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Persimmon

Why Eat It
Varieties
Availability
Shopping
Storage
Preparation
Nutrition Chart


Why Eat It

The persimmon, with its beautiful, brilliant orange-red glossy skin, arrives in markets just as summer is ending. Nevertheless, it hasn't become as popular in the United States as it has in Japan, where the fruit is widely cultivated and as eagerly consumed as oranges are in the West. Though there are native persimmon trees in the United States, the varieties that Americans eat were brought here from Japan in the late 19th century (and are now grown mainly in California). Persimmons are well worth trying not only for their exceptional flavor but also for their beta-carotene; they also have some vitamin C and potassium.

There are two types of persimmons: astringent and nonastringent. As novice persimmon eaters often belatedly discover, the astringent persimmon has two personalities. When ripe, it possesses a rich, sweet, spicy flavor. The unripened fruit, however, tastes so bitter that biting into it causes the mouth to pucker. The astringency is due to the presence of tannins, a group of chemicals that occur in tea, red wine, and in a few other fruits, such as peaches and dates, before they ripen--though the quantity in a persimmon is much greater. As the fruit ripens and softens, the tannins become inert and the astringency disappears.

Varieties

Of the hundreds of varieties cultivated in the United States, there are only two of commercial importance.

Hachiya: Hachiya, which makes up about 90% of the commercial crop, is an acorn-shaped persimmon that is astringent until it's soft-ripe.

Fuyu: Fuyu, which is popular in Japan and becoming increasingly available in the United States, is a smaller, flatter, nonastringent variety that can be eaten while still firm. It has the same bright orange color as the hachiya, but it is squatter and rounder, and does not have the hachiya's distinctive acorn point on the blossom end.

Availability

Persimmons are available in September and peak during November and December. Some markets also carry dried persimmons year round.

Shopping

Persimmons are usually tucked into individual egg "nests," rather like egg cartons, for shipping and store display; the fruits are very susceptible to bruising and won't survive careless handling. Persimmons reach their full color while still hard, and they are harvested and shipped in this hard, pre-ripe state. Look for deeply colored fruits, which should be reddish rather than yellowish. Choose persimmons that are glossy, well-rounded, and free of cracks or bruises, with their leaflike sepals still green and firmly attached.

Though persimmons are shipped unripe, your grocer may have some ripe ones to offer. Buy ripe fruits, if you can find them, to eat immediately, and plan to ripen firmer ones at home for later use. Ripe Hachiya persimmons should be completely soft--their thin skins virtually bursting with jellylike, juicy flesh. (In this state of ripeness, they have been compared to water balloons.) Fuyu persimmons, by contrast, are crisp.

Storage

For good eating, a very firm Fuyu persimmon may need to be put aside for just a day or two. An unripe Hachiya, packed with mouth-puckering tannins, will probably need more time to soften and lose its astringency. There is still some controversy as to the best way to ripen these fruits. You can leave persimmons at room temperature in a paper bag along with an apple, which will produce additional ethylene gas (to hasten the ripening), and turn the fruit occasionally for even ripening. For Hachiya persimmons, however, the process may take a number of weeks.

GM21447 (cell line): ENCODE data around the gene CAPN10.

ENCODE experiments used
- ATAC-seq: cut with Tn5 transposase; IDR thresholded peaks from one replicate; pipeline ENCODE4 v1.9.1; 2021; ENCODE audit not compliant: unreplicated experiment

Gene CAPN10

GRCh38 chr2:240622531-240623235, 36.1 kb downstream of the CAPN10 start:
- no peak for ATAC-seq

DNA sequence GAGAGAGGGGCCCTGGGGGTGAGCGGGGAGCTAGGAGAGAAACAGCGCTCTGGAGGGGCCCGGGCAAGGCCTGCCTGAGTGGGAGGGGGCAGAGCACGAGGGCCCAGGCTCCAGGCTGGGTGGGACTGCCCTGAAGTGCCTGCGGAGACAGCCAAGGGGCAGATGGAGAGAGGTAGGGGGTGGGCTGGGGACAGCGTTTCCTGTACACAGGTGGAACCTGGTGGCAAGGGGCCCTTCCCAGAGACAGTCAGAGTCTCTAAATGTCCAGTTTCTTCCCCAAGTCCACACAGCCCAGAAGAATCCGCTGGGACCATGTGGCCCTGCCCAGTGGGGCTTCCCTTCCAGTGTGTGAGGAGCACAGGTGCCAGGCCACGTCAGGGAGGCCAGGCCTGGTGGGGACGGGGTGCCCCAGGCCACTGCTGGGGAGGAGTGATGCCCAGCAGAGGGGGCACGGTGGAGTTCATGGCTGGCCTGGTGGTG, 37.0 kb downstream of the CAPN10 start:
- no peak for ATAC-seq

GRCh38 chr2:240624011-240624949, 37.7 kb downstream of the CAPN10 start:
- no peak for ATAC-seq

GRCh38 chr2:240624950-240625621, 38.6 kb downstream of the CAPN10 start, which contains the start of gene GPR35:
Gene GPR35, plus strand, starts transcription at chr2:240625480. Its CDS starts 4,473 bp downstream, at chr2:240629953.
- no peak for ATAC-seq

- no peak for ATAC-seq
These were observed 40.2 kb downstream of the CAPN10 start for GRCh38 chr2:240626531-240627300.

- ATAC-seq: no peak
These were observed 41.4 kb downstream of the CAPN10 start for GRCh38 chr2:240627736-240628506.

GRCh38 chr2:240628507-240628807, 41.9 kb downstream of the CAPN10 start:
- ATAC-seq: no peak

Another approach for Hachiya persimmons--a modified version of a technique Japanese shippers use--incorporates two ripening principles: When the oxygen supply is diminished, it causes the persimmons to produce aldehydes (which counteract the astringency of the tannins). And, when persimmons are exposed to alcohol, it encourages the fruits to produce their own ethylene gas. The kitchen adaptation of this technique is quite simple: Stand the fruits in a plastic food-storage container, place a few drops of liquor (brandy or rum, for instance) on each of the leaflike sepals, then cover the container tightly. Fruit treated in this manner may ripen in less than a week. (Note: As the fruits lose their astringency, they will also soften considerably, so don't expect to be able to slice them.)

Freezing is sometimes recommended as an overnight ripening method for persimmons, but this method merely softens the fruit and does not diminish the astringency of an unripe Hachiya persimmon.

Ripe persimmons should be placed in a plastic bag, stored in the refrigerator, and used quickly.

If you'd like to cook with persimmons year round, pack the pureed fruit (mixed with a little lemon juice) into small containers and freeze for up to six months.

Preparation

You can wash a Fuyu persimmon and eat it like an apple, either whole or cut into slices or wedges. They are easy to peel with a paring knife. Pull off the sepals before serving, or cut off the stem end with a cone-shaped "core" of flesh. The thicker-skinned Hachiya can be messy to bite into, and is easier to handle if halved lengthwise and eaten from the skin with a spoon. Some Hachiya persimmons contain a few seeds, which are easily removed.

To scoop out Hachiya persimmons for mashing or pureeing, halve the fruit and scoop out the pulp with a spoon, discarding the stem, skin, and seeds, if any.

Nutrition Chart

Fresh Persimmon/1 large

118
Total fat (g)
0.3
Saturated fat (g)
0
Monounsaturated fat (g)
0.1
Polyunsaturated fat (g)
0.1
Dietary fiber (g)
6.1
1
Carbohydrate (g)
31
Cholesterol (mg)
0
Sodium (mg)
2
Beta-carotene (mg)
2.2
Manganese (mg)
0.6


Date Published: 04/20/2005
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